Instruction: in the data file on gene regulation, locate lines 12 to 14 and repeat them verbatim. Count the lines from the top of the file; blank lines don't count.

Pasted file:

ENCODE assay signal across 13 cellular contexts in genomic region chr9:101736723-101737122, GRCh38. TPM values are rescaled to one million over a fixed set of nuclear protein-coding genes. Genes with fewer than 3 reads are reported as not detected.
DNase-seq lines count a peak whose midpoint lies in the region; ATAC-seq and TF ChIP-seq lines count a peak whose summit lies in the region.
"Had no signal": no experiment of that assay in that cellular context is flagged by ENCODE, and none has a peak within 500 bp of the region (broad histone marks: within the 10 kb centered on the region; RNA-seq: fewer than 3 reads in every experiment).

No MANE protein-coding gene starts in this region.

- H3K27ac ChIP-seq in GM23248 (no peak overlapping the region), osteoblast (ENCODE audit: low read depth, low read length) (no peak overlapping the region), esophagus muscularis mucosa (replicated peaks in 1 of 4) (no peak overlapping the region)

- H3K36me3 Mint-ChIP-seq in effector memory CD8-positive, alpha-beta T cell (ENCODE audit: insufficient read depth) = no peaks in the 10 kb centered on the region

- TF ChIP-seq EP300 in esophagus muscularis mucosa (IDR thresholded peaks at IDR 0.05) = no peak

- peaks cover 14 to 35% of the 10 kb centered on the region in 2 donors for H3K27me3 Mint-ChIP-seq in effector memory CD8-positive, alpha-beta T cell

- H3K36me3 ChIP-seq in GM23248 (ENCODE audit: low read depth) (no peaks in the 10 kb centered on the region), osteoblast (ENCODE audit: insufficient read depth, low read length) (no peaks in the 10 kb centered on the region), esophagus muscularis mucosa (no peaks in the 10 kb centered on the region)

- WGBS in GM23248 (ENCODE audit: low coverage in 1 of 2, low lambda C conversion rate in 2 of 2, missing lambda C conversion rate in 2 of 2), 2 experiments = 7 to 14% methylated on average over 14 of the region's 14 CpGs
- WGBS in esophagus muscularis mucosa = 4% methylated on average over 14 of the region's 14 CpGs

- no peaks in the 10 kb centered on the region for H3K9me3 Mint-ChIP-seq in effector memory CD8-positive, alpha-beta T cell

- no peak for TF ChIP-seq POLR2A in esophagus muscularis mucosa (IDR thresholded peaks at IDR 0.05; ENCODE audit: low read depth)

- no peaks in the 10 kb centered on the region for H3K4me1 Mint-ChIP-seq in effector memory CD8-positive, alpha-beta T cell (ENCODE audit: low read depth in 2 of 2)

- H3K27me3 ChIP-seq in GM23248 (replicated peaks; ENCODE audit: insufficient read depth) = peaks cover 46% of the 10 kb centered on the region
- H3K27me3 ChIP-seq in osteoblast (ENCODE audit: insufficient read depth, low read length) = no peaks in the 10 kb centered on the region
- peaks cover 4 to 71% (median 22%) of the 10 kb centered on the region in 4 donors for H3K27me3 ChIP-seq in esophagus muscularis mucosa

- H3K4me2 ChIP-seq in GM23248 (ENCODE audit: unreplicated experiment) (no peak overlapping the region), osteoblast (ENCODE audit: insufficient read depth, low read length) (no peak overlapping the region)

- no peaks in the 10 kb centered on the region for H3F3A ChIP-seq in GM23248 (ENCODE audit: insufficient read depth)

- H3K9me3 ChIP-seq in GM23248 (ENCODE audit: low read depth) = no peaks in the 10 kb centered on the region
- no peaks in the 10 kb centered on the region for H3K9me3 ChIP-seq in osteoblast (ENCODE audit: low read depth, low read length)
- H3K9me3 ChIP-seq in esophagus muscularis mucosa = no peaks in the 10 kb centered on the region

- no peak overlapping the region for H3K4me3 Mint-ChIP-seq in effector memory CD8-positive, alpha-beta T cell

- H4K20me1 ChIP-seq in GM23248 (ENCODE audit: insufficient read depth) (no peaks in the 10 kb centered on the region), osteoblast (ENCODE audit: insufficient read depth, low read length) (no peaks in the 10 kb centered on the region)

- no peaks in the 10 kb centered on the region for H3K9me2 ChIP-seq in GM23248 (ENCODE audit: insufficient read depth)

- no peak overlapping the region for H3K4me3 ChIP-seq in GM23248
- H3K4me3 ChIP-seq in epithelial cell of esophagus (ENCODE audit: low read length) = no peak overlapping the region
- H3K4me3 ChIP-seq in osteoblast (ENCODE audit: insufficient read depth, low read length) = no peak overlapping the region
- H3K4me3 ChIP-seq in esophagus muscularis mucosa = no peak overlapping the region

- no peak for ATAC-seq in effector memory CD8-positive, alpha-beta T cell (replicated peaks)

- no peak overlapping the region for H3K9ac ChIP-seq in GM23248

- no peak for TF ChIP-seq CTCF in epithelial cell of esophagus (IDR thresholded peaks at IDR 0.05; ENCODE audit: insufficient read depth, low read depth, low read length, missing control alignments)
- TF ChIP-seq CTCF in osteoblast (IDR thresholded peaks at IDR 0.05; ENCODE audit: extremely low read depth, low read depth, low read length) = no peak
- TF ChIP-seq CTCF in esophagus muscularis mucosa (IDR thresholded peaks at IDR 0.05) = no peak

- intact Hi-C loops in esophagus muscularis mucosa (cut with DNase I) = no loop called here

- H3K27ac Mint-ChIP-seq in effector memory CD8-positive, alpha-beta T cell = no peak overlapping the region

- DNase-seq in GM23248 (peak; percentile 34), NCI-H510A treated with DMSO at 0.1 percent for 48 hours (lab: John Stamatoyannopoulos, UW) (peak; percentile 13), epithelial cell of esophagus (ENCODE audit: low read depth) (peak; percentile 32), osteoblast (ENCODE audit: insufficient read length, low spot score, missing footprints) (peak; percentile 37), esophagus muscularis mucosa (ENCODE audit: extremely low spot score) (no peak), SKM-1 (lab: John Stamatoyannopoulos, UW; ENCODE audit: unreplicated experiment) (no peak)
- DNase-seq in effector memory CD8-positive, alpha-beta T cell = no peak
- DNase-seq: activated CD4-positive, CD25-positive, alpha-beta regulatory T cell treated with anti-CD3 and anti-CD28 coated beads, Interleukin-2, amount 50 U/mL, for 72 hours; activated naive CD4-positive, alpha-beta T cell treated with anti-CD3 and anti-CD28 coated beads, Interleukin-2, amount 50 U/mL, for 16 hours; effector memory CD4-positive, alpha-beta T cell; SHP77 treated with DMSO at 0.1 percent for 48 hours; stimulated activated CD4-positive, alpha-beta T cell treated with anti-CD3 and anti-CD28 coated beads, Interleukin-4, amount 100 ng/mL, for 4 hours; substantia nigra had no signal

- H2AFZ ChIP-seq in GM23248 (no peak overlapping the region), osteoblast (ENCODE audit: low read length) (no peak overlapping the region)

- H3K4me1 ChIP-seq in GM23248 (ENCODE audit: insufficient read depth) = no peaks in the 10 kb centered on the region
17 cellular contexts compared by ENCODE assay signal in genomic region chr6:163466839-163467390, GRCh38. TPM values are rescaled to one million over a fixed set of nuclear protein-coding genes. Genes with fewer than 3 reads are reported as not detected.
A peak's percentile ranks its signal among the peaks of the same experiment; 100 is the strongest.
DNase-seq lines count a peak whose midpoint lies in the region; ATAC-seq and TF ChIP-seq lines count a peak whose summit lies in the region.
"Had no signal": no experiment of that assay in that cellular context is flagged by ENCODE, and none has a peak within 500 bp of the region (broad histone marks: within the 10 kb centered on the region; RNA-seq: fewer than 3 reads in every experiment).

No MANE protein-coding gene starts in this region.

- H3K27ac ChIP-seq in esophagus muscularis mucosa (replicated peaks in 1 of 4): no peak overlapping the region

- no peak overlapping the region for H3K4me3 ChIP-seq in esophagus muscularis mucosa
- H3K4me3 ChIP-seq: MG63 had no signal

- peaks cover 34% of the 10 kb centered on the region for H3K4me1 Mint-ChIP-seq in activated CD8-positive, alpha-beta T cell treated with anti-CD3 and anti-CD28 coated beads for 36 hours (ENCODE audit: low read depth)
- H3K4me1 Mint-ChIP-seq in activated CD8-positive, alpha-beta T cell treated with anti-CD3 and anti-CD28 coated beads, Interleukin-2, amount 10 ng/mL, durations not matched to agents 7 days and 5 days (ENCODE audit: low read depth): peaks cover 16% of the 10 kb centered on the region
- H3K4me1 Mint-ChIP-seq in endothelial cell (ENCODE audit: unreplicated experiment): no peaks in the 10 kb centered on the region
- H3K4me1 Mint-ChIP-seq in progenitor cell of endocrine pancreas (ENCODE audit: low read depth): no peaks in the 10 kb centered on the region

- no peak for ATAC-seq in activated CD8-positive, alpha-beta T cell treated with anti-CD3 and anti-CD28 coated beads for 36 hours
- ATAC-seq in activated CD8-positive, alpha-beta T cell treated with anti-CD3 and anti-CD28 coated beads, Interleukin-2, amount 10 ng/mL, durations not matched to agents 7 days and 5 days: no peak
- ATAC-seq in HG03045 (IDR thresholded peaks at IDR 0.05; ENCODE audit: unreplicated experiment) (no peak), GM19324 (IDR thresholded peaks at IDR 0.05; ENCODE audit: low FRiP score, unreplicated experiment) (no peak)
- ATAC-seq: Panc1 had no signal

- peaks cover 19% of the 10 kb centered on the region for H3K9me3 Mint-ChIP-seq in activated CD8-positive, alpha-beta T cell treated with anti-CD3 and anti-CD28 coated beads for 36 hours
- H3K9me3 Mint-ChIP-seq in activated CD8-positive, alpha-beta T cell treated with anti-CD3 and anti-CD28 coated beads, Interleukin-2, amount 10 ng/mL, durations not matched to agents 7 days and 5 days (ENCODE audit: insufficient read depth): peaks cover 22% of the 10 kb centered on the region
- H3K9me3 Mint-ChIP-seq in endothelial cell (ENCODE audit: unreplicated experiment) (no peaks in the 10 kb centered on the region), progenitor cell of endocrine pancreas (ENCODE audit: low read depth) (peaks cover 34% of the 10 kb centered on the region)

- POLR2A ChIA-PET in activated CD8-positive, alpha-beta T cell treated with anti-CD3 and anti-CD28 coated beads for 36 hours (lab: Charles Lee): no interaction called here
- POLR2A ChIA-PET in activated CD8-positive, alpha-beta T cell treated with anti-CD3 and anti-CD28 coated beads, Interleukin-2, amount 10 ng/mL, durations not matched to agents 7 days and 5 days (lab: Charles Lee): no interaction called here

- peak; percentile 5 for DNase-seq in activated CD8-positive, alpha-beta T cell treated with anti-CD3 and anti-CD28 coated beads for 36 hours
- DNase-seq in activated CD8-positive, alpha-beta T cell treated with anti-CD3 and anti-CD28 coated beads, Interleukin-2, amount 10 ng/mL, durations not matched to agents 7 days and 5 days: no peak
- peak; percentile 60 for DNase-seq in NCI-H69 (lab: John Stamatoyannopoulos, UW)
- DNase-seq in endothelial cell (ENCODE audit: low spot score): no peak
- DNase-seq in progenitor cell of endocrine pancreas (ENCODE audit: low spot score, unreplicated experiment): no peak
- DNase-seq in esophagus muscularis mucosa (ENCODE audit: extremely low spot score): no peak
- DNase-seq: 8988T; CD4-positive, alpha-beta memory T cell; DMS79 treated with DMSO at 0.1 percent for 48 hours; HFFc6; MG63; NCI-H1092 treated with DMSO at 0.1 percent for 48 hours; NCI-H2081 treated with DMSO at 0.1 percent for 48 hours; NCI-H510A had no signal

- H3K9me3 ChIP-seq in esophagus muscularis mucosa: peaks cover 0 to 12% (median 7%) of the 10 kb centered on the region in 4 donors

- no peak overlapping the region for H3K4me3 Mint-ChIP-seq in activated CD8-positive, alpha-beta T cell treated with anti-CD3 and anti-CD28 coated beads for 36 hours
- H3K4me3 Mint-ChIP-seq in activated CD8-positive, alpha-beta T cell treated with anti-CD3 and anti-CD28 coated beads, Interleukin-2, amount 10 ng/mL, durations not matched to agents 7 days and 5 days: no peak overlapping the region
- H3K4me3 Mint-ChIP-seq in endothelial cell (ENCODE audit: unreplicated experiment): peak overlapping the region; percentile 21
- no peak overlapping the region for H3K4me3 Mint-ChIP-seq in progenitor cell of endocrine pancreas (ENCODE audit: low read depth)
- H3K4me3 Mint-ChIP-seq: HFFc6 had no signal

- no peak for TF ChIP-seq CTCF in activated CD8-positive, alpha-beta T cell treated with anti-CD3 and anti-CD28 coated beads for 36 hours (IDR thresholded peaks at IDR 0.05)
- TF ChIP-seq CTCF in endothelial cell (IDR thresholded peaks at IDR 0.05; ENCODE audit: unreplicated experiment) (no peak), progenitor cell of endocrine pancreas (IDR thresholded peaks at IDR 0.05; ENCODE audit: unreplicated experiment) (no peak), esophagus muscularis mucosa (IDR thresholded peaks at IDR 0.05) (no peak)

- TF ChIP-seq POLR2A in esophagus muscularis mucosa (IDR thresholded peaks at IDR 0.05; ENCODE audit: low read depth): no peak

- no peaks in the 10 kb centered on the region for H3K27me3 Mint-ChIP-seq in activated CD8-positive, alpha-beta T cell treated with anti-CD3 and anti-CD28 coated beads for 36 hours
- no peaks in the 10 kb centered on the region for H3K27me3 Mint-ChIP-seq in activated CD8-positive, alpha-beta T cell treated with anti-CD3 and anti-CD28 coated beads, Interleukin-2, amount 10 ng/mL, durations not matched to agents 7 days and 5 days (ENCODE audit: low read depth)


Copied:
- no peaks in the 10 kb centered on the region for H3K9me3 Mint-ChIP-seq in effector memory CD8-positive, alpha-beta T cell

- no peak for TF ChIP-seq POLR2A in esophagus muscularis mucosa (IDR thresholded peaks at IDR 0.05; ENCODE audit: low read depth)

- no peaks in the 10 kb centered on the region for H3K4me1 Mint-ChIP-seq in effector memory CD8-positive, alpha-beta T cell (ENCODE audit: low read depth in 2 of 2)